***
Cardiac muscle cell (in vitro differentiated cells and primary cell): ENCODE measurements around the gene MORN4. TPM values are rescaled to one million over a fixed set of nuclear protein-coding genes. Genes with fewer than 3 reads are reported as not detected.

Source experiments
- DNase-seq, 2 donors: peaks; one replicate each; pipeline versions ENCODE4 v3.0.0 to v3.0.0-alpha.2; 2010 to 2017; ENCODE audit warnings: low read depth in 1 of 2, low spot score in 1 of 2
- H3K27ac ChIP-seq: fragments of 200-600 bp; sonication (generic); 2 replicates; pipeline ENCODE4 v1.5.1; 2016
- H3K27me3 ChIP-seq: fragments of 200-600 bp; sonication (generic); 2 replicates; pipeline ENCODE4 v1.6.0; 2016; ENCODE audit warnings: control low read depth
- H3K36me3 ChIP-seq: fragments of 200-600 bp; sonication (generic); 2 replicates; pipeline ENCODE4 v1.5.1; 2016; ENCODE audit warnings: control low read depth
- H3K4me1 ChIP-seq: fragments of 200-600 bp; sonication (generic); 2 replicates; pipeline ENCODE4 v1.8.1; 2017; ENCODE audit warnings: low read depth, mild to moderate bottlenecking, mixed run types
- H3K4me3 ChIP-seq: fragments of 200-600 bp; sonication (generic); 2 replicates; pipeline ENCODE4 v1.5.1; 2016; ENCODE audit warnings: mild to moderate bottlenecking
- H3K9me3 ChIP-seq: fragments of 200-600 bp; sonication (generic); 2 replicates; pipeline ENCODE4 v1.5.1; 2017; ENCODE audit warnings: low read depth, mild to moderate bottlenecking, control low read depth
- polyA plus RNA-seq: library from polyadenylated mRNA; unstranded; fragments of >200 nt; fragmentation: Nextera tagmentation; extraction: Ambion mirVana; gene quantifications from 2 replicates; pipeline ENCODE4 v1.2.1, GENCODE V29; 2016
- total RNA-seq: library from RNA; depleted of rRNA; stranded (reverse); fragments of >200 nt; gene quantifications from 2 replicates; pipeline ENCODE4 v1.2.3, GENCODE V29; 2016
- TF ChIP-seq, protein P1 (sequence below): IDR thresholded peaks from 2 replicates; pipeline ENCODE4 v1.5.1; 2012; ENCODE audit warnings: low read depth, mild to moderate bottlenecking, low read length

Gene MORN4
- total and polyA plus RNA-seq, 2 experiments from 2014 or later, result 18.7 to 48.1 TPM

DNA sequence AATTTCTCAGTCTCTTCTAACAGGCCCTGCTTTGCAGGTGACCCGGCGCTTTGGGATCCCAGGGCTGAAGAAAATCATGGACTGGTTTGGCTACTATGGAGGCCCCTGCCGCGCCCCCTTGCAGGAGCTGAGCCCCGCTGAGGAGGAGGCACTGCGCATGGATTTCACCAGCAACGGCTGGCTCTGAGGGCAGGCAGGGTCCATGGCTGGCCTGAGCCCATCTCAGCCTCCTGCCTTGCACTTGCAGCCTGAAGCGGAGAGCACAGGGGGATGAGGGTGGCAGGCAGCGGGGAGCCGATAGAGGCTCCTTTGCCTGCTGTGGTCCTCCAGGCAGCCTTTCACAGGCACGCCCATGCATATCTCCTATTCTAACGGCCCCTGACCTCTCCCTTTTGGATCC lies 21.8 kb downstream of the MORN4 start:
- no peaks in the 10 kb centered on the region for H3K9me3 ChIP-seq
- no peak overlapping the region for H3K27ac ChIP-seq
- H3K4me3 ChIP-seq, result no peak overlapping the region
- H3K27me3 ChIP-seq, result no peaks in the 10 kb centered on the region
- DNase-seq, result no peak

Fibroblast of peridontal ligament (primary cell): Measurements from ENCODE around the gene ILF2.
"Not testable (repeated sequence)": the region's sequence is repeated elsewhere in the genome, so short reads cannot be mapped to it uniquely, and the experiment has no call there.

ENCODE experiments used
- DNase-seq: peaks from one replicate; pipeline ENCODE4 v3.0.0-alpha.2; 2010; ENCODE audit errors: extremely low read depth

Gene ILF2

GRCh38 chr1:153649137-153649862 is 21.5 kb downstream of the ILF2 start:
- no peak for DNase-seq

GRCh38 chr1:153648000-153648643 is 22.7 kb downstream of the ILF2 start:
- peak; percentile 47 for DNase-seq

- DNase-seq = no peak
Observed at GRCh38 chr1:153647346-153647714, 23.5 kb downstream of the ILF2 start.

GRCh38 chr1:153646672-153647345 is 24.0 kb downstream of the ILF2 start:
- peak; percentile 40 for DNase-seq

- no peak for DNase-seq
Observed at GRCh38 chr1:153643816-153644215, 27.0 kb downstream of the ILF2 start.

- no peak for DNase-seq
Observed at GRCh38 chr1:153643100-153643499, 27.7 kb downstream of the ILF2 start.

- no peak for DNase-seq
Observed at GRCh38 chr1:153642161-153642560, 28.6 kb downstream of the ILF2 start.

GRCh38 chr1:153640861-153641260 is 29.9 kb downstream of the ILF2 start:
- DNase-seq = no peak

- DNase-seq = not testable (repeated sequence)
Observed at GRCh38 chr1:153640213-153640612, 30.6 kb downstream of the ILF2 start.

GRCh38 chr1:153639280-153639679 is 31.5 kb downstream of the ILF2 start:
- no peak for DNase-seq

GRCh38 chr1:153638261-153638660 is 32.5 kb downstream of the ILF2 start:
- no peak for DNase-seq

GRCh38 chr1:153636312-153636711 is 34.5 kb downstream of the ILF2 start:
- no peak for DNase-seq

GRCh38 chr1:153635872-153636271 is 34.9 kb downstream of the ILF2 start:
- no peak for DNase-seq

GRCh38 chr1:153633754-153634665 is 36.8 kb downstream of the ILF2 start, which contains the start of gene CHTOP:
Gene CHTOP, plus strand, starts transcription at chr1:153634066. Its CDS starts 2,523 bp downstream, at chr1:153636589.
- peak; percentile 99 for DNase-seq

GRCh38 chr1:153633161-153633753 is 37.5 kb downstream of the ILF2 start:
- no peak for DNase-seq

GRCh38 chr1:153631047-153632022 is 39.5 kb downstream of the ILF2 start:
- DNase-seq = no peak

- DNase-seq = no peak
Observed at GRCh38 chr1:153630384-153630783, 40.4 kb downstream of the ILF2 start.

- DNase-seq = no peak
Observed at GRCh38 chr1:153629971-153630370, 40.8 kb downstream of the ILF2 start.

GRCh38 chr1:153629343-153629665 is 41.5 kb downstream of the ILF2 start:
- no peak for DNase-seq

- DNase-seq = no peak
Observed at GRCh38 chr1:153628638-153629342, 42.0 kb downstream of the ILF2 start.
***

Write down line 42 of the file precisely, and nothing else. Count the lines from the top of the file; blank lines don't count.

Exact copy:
- DNase-seq = not testable (repeated sequence)